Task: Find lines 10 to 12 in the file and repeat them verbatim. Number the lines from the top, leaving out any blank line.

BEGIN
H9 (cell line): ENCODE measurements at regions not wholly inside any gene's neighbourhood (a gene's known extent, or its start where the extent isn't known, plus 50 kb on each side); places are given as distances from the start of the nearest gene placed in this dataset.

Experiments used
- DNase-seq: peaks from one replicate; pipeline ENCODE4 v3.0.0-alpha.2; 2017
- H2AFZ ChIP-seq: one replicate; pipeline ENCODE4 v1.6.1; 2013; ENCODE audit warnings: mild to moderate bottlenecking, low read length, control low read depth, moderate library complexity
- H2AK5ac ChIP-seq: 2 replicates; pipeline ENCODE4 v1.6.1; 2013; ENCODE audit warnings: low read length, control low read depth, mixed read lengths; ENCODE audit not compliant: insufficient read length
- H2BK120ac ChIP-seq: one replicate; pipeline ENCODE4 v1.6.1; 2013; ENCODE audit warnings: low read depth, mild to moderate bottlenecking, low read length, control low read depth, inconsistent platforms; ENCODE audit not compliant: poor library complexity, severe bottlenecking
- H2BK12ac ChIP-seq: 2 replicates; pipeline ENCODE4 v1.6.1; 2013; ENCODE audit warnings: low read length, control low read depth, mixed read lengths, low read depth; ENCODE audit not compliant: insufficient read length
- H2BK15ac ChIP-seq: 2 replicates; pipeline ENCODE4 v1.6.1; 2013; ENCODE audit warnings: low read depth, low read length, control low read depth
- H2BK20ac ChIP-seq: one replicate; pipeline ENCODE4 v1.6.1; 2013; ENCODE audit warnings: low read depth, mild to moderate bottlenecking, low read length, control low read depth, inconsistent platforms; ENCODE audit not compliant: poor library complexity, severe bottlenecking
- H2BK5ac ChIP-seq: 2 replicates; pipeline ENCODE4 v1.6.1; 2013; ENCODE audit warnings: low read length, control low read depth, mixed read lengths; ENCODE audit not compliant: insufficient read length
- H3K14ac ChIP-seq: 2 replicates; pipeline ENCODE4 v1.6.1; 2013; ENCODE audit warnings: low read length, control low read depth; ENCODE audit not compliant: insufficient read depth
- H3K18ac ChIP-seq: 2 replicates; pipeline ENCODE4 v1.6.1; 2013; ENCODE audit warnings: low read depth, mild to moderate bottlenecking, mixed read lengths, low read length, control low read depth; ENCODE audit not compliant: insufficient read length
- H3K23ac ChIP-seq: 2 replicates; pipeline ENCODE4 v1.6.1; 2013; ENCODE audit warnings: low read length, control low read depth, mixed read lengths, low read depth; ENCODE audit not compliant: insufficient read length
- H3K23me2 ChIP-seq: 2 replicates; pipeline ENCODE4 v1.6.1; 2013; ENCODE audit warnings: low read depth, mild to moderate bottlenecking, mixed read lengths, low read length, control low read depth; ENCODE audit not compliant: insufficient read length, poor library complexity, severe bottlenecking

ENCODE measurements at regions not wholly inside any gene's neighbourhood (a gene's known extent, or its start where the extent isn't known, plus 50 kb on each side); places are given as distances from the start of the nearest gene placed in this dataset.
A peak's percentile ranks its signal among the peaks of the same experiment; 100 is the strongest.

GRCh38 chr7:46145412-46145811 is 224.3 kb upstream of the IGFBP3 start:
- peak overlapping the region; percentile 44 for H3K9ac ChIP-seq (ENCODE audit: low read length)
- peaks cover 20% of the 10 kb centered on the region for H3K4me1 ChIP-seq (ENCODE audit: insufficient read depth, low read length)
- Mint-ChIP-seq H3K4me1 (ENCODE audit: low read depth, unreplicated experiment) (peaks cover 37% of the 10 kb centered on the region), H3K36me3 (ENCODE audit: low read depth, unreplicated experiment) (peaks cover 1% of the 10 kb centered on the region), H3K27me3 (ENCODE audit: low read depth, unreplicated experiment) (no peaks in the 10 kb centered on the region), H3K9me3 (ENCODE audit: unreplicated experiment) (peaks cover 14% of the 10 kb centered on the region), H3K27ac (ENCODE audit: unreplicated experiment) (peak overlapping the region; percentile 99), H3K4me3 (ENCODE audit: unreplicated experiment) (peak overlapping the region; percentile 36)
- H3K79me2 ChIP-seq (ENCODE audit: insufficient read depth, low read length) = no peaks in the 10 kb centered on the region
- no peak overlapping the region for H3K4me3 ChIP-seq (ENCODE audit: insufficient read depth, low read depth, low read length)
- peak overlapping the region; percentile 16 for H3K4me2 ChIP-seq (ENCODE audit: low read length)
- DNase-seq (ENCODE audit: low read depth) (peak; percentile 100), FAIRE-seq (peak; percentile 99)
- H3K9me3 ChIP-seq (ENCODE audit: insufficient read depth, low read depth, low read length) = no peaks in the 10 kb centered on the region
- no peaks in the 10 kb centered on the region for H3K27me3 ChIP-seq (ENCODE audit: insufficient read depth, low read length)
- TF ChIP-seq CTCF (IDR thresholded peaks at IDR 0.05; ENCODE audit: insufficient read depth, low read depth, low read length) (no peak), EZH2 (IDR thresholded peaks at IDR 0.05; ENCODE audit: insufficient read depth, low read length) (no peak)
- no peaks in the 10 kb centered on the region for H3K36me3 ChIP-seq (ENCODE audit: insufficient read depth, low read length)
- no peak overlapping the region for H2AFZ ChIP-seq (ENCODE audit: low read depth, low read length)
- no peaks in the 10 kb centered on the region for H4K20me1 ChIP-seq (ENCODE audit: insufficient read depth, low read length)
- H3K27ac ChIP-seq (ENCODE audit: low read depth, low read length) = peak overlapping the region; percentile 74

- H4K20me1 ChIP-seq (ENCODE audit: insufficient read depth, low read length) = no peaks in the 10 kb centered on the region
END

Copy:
- H2BK5ac ChIP-seq: 2 replicates; pipeline ENCODE4 v1.6.1; 2013; ENCODE audit warnings: low read length, control low read depth, mixed read lengths; ENCODE audit not compliant: insufficient read length
- H3K14ac ChIP-seq: 2 replicates; pipeline ENCODE4 v1.6.1; 2013; ENCODE audit warnings: low read length, control low read depth; ENCODE audit not compliant: insufficient read depth
- H3K18ac ChIP-seq: 2 replicates; pipeline ENCODE4 v1.6.1; 2013; ENCODE audit warnings: low read depth, mild to moderate bottlenecking, mixed read lengths, low read length, control low read depth; ENCODE audit not compliant: insufficient read length